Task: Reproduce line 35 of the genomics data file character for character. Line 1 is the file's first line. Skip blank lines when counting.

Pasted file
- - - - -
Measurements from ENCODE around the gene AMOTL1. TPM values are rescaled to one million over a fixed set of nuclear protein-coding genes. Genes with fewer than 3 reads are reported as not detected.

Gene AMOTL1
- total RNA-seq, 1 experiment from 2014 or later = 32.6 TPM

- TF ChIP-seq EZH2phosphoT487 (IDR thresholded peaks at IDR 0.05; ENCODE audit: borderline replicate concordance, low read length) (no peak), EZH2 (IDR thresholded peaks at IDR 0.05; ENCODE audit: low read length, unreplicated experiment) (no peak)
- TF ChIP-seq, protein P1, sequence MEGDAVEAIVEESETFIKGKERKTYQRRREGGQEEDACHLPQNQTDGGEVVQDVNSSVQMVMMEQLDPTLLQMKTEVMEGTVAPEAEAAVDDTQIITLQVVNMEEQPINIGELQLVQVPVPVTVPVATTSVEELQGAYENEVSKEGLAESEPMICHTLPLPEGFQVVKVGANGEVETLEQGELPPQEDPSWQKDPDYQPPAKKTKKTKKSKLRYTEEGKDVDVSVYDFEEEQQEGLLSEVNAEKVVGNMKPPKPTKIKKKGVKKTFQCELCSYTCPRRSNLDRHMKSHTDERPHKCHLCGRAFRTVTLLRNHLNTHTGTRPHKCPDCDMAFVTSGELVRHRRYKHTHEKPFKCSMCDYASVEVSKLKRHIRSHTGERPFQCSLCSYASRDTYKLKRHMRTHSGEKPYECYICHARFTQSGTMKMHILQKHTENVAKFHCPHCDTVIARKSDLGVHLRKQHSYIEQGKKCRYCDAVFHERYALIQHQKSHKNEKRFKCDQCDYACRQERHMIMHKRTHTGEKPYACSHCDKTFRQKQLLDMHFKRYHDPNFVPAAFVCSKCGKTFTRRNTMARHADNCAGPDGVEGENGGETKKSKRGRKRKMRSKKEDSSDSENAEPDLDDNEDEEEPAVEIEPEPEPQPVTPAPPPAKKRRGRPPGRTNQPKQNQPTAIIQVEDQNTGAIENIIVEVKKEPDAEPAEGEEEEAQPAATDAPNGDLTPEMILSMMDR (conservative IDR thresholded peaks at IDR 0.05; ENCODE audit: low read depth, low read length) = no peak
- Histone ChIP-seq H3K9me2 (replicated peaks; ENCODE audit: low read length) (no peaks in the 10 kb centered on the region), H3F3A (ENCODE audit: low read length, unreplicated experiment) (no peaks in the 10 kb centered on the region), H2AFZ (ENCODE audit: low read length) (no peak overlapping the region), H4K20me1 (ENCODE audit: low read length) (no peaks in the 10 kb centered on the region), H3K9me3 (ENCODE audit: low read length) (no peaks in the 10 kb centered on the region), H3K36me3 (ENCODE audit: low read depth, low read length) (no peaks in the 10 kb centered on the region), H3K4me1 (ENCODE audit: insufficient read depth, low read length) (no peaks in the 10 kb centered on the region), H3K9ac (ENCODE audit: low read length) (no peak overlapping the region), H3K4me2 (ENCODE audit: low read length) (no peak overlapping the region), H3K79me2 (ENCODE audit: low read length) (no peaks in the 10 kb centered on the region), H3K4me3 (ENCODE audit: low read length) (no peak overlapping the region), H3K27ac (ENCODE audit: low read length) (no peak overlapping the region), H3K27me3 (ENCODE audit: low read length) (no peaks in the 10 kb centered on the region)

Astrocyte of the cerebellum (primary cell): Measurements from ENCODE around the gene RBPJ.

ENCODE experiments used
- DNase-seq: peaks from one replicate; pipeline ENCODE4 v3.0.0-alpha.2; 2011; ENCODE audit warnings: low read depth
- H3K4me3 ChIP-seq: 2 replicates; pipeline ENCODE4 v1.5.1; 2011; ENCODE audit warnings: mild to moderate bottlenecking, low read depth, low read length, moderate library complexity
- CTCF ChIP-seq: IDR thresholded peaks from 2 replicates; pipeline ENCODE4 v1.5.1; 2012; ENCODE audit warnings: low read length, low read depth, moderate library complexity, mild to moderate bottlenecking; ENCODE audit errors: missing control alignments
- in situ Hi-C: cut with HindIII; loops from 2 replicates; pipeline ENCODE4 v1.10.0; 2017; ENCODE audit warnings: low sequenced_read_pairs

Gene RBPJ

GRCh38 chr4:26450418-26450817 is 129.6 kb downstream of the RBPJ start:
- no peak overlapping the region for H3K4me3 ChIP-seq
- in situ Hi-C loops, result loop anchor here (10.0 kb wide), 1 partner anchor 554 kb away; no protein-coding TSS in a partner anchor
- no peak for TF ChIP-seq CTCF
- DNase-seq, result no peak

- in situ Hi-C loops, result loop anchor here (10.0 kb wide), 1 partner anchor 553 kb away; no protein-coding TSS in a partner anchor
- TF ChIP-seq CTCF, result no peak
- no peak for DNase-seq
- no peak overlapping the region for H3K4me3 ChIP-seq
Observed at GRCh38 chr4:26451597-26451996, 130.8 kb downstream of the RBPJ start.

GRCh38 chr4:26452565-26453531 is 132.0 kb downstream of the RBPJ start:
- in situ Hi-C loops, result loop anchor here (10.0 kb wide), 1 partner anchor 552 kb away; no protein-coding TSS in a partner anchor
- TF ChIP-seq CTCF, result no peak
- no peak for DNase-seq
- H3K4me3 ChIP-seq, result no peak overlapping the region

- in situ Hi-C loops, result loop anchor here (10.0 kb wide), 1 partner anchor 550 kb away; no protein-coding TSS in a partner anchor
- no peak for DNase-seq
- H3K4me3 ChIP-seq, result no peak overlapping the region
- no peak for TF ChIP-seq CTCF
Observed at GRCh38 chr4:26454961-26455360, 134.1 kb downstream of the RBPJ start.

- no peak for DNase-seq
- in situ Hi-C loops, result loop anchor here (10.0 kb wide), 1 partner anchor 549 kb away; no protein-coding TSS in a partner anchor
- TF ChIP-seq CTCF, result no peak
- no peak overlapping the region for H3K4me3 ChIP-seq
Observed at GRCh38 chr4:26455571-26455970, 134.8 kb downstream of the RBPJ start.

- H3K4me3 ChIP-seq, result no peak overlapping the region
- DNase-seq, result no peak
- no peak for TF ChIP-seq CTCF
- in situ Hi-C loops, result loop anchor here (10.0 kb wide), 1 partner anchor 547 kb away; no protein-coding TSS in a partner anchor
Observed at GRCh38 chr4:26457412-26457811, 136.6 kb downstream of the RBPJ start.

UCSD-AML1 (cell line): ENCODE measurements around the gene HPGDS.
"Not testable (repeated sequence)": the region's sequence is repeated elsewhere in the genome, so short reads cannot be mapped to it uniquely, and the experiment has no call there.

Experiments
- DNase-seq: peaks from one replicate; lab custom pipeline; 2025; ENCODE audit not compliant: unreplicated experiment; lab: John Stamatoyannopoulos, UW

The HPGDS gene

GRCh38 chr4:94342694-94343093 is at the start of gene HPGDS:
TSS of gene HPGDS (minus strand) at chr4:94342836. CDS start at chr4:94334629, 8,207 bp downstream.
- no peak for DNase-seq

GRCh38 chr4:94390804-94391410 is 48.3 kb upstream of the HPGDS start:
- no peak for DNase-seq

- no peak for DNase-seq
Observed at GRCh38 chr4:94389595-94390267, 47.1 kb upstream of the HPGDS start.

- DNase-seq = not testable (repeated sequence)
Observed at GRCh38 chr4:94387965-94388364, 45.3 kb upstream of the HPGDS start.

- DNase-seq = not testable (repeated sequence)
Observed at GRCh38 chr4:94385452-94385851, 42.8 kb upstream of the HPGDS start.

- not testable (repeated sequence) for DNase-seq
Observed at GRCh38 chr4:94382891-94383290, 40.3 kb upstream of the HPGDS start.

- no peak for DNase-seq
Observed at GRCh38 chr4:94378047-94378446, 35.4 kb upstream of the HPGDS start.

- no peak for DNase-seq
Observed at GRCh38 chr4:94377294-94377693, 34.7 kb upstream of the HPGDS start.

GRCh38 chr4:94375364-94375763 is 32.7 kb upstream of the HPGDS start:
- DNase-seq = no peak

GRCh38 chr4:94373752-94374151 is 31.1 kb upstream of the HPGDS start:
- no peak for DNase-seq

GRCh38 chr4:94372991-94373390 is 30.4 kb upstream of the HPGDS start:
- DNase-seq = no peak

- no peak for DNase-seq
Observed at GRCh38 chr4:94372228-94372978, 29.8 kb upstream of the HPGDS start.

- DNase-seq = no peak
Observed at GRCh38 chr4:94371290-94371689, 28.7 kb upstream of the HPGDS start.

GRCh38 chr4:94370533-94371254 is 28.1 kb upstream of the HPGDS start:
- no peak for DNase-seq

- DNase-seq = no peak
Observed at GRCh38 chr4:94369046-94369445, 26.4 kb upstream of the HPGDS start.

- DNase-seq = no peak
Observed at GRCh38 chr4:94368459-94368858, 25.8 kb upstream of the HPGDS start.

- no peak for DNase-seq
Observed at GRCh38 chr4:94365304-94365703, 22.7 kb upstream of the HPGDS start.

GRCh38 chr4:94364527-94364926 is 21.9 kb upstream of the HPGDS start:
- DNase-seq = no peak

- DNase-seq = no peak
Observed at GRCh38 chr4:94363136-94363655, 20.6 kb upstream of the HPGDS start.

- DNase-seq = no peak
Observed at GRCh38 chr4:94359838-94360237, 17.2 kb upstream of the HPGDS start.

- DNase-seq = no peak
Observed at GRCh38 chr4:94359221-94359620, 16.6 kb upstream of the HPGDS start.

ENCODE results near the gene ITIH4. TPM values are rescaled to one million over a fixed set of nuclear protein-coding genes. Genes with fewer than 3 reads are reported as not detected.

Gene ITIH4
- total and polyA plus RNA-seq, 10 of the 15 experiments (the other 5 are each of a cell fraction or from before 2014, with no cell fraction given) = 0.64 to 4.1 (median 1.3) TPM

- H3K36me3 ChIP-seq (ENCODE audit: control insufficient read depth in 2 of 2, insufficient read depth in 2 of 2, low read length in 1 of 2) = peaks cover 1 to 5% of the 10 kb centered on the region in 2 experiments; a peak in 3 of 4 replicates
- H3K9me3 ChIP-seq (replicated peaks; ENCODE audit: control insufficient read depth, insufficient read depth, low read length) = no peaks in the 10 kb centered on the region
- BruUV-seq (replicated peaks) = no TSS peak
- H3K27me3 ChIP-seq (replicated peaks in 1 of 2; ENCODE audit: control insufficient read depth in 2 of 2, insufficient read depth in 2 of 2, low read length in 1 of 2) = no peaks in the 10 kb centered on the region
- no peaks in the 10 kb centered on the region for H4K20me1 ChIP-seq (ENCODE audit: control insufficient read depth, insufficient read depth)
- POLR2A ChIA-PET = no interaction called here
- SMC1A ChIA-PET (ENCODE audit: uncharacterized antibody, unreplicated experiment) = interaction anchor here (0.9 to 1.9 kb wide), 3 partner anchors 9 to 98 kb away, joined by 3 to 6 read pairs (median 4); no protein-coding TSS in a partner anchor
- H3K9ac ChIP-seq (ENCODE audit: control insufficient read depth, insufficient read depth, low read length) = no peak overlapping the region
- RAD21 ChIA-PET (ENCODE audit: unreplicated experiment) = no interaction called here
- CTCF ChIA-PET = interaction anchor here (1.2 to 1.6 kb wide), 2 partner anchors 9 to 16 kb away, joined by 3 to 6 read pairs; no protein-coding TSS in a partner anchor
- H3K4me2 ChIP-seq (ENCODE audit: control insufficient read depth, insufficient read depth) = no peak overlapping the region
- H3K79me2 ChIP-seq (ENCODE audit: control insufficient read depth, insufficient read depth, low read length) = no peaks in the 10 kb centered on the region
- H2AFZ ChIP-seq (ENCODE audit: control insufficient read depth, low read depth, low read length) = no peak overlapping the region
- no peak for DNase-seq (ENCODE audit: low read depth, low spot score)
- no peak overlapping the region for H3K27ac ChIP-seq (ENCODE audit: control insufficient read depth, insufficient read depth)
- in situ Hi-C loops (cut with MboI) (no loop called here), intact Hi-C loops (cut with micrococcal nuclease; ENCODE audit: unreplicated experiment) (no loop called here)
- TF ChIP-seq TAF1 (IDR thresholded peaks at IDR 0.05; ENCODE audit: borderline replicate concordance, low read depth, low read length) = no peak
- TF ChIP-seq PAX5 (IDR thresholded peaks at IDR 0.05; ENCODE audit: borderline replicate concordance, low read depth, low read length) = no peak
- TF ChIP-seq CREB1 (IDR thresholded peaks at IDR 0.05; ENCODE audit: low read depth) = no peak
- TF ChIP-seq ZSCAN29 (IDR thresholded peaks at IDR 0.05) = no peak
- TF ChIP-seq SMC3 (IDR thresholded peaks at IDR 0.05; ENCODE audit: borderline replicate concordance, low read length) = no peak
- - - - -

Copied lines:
- in situ Hi-C loops, result loop anchor here (10.0 kb wide), 1 partner anchor 549 kb away; no protein-coding TSS in a partner anchor